Thursday, April 2
Psalm100: 1-2 Make a joyful noise unto the Lord, all ye lands. Serve the Lord with gladness: come before His presence with singing.
But I Can’t Sing!
We all know them. Maybe it’s you. It was definitely me many years ago. “Why do Sunday morning church services have to have so much singing?” or “I don’t like to sing,” or (my personal favorite) “I can’t sing. I’m tone deaf.”
In the early ‘80’s my dear friend and then Music Director at Ft. Hill Church in Lynchburg, came to me and made me an offer: “Come sing in the choir. We rehearse on Thursday nights. Come early so I can see where you need to be.” I think I threw all of the above excuses at him, and he didn’t go for any of them. So, reluctantly, I showed up at the choir room half an hour early.
First, he had me read Wesley’s Directions for Singing out loud.* And, as I read, directions III, IV and VII seemed to be aimed directly at me. “Where are these directions?” you ask. Very first thing in the hymnal following the preface, there they are. Take a few minutes before church starts some Sunday morning (no, not during the sermon!) and read them. You will probably crack a smile somewhere along the way, but you may never view congregational hymn singing the same again.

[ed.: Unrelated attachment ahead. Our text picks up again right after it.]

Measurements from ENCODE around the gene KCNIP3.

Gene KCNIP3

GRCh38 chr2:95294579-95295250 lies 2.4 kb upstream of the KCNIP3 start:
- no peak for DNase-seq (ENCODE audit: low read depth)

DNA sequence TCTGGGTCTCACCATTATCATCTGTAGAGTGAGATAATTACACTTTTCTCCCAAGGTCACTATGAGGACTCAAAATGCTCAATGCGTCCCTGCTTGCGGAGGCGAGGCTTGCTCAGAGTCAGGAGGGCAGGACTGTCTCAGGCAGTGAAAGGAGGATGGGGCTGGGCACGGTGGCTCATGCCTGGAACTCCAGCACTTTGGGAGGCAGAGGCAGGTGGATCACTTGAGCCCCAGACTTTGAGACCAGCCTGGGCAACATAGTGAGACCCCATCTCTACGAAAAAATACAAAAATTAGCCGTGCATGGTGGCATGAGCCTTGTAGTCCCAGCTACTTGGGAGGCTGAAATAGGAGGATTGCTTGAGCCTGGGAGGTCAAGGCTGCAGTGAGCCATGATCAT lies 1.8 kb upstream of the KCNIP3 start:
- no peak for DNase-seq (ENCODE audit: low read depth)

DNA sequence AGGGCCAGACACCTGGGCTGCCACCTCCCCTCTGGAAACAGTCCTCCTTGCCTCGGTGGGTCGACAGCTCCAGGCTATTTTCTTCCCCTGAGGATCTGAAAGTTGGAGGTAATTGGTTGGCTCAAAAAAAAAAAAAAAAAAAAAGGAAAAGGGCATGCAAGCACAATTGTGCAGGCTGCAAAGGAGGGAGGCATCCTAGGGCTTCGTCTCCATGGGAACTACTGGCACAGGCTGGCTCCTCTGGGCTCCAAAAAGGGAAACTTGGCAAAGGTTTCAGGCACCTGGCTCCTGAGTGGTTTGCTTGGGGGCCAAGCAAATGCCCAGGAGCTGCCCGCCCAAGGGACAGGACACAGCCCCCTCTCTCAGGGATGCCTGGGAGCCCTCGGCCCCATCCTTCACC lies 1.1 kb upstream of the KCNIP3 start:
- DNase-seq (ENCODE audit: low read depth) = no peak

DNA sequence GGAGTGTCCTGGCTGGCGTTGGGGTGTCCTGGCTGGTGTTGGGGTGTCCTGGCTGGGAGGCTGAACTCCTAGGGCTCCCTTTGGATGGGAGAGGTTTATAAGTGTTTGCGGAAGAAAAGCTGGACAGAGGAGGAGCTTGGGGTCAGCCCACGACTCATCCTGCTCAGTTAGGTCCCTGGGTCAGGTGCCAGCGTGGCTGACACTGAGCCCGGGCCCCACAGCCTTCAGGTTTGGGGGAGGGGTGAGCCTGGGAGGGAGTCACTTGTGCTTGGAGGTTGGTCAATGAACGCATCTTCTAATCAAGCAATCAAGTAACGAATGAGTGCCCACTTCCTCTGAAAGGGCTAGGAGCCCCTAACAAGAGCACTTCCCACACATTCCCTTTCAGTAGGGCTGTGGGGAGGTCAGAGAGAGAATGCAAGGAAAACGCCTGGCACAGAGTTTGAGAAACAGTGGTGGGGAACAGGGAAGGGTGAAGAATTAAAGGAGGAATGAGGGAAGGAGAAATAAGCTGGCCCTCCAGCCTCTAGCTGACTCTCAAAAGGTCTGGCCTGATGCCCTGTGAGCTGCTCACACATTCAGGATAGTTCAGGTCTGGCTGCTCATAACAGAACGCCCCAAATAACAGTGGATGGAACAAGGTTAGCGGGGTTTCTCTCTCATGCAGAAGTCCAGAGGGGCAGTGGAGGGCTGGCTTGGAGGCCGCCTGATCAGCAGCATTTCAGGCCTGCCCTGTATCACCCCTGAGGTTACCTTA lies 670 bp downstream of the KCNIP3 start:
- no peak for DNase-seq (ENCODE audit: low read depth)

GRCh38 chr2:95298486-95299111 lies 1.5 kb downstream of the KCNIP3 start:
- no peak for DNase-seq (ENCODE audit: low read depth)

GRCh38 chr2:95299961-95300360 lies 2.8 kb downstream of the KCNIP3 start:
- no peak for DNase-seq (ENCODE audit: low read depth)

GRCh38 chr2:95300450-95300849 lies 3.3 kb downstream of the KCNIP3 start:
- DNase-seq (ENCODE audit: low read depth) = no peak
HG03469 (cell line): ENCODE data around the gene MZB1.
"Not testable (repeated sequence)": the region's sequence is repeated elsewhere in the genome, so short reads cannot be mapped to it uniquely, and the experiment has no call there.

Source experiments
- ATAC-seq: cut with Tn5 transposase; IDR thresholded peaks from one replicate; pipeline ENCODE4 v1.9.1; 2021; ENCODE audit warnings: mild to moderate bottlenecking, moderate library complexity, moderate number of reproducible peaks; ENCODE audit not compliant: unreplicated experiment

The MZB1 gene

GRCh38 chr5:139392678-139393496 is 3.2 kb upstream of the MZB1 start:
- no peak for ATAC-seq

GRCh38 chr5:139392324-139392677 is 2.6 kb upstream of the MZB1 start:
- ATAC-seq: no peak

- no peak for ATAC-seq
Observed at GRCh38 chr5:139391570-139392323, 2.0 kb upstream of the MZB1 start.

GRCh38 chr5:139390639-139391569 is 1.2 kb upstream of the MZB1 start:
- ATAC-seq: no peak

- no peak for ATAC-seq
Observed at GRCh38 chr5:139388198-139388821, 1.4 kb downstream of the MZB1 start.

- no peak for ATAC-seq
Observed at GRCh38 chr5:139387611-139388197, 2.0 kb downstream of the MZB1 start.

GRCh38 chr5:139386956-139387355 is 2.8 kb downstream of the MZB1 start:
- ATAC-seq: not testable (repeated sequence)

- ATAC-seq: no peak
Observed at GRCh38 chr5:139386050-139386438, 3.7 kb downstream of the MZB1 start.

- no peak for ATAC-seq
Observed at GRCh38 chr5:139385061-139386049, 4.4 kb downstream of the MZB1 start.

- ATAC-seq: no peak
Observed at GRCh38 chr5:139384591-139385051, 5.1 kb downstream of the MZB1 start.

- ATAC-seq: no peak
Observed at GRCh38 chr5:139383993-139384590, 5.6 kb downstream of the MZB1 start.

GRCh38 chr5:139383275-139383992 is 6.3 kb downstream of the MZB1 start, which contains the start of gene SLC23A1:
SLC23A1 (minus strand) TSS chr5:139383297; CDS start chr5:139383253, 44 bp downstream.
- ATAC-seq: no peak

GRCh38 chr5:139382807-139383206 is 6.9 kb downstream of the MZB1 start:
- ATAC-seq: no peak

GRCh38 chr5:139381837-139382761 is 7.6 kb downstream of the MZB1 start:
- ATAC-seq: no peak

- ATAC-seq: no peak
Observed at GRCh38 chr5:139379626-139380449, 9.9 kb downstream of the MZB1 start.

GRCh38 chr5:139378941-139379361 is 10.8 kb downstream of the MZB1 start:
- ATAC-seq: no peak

Then, as he softly played on the piano, he had me sing the first verse of Nearer My God to Thee. “OK”, he said “you’re a tenor.”
“Cool! What’s a tenor?” I asked. Insightful as he was, he placed me between two of the most wonderful tenor voices I have ever heard and instructed them to teach me how to sing tenor. They had their work cut out for them. But, over the intervening years I have tried to continue learning, and now, today, I wouldn’t trade the experience for anything, even though I could never sing as beautifully as John and Jeff.
One of the first psalms we ever learn as children is the 100th. “Make a joyful noise” it proclaims. Now, unless your Bible is different from mine, it doesn’t say “Make a joyful noise, but you must sing in perfect pitch.” Our singing is a wonderful way to join in with the entire congregation in worship and praise. Singing in the choir may not be for everyone, but singing hymns is.
Prayer: Dear Lord, please accept and bless my singing as praise offered to You, even if it isn’t always in perfect pitch. Amen
*See: John Wesley’s Directions for Singing; United Methodist Hymnal, p vii.